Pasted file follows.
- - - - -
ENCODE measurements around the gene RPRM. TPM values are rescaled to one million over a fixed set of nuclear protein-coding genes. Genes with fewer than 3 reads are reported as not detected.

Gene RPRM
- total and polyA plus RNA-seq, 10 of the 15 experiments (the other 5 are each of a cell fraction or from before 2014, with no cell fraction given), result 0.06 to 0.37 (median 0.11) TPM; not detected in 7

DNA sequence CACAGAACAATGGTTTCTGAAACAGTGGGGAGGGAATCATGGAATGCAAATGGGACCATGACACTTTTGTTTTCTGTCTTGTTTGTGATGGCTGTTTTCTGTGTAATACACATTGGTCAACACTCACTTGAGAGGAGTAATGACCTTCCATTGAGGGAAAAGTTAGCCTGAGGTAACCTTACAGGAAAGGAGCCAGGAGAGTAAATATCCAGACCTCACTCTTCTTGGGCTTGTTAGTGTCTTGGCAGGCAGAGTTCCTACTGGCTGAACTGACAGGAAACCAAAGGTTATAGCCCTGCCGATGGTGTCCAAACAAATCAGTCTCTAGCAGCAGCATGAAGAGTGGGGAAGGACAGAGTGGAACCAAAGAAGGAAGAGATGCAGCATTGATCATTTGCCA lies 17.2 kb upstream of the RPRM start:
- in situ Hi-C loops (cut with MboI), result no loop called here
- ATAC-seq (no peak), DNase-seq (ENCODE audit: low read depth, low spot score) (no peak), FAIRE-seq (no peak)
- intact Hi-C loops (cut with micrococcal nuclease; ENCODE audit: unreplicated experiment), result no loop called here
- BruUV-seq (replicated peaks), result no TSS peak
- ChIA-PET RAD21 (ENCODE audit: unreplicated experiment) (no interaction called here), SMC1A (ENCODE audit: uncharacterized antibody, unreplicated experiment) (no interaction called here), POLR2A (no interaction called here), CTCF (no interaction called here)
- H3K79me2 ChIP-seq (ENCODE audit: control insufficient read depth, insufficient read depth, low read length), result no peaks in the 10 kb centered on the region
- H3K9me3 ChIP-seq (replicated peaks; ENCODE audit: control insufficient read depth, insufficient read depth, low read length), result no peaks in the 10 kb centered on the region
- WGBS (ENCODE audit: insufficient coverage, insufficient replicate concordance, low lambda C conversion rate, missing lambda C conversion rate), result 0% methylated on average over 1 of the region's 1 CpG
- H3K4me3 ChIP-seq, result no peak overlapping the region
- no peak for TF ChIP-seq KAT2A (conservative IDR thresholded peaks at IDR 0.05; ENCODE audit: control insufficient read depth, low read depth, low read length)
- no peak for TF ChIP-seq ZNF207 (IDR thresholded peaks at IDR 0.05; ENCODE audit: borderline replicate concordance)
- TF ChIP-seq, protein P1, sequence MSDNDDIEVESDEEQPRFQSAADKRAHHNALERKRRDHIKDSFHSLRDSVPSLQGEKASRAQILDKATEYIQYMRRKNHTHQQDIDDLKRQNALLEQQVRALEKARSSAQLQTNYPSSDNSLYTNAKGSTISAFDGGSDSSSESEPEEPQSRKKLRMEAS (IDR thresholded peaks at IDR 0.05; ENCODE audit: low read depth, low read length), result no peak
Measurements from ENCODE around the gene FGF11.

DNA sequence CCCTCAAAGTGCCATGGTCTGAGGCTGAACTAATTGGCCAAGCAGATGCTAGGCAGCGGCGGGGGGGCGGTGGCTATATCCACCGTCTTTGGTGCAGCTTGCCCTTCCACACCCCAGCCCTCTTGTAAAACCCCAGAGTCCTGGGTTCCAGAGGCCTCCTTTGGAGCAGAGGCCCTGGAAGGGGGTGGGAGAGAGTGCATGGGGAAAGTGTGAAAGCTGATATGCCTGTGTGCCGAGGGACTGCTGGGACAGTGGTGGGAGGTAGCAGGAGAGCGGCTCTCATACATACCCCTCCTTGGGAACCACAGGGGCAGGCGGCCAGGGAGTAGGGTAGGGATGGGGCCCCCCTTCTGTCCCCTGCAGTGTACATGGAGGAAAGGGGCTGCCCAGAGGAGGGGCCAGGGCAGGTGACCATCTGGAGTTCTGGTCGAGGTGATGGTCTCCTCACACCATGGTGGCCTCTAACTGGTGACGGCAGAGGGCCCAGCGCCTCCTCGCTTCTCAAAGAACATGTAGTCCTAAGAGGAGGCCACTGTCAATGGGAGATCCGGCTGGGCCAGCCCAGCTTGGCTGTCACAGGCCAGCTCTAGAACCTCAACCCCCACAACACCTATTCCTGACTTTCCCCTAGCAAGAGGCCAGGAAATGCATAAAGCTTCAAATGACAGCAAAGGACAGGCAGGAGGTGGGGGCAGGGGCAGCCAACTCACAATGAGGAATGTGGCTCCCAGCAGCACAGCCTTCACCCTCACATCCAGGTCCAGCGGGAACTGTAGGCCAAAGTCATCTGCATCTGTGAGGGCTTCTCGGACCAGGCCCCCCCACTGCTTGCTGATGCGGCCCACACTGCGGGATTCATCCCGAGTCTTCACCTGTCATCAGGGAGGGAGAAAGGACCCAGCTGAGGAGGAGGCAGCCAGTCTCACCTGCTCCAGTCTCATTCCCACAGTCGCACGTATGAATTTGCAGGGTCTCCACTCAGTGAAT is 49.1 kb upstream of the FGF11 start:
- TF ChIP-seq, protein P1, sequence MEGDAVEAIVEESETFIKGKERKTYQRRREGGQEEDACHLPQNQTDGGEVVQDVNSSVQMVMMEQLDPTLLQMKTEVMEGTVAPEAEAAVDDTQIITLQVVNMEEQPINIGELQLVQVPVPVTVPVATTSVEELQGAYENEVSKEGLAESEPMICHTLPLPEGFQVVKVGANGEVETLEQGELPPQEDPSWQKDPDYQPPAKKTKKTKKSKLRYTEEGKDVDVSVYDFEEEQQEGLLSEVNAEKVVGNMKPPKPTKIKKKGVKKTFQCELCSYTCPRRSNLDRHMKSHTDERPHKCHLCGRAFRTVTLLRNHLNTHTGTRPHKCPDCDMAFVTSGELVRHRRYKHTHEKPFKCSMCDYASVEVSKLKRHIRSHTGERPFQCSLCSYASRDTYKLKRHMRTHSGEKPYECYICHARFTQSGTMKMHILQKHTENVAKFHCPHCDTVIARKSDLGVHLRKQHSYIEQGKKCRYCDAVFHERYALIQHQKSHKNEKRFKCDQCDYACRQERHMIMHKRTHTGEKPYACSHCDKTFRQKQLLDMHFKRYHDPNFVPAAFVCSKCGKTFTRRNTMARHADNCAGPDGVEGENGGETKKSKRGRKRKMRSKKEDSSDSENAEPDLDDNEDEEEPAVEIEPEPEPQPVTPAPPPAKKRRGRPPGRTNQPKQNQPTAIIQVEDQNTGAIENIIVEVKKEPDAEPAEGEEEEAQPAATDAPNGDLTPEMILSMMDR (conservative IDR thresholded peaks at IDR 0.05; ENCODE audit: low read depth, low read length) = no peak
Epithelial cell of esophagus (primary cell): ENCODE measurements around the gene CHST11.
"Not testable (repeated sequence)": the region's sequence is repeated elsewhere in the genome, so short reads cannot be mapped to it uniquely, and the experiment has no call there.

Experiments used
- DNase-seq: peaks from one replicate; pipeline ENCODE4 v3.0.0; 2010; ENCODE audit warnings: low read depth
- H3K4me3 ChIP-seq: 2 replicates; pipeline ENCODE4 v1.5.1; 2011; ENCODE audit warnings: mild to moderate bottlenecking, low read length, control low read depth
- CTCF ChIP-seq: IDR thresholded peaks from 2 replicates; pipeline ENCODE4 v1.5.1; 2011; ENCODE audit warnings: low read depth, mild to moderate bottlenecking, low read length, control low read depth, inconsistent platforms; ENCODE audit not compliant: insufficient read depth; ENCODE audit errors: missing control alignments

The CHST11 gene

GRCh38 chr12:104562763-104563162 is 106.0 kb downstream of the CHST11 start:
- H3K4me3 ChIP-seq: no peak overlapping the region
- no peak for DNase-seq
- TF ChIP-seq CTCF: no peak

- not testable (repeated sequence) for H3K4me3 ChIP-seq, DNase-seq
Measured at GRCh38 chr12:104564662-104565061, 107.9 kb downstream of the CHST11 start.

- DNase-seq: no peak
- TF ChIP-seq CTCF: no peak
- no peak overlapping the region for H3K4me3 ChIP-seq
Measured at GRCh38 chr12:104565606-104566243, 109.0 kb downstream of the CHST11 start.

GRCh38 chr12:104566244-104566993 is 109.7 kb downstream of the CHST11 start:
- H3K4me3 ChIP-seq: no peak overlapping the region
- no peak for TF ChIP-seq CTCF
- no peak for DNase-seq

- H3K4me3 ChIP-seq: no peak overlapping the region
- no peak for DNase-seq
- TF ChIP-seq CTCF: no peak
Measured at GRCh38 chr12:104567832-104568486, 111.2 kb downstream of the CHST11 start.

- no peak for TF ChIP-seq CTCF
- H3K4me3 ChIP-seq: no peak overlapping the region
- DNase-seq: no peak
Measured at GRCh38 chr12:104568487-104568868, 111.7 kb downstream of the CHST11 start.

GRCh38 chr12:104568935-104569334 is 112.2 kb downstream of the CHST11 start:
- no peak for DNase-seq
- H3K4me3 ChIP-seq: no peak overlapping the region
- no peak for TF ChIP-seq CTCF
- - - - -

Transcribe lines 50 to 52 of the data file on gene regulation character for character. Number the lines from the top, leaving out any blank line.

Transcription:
- no peak for DNase-seq
- H3K4me3 ChIP-seq: no peak overlapping the region
- no peak for TF ChIP-seq CTCF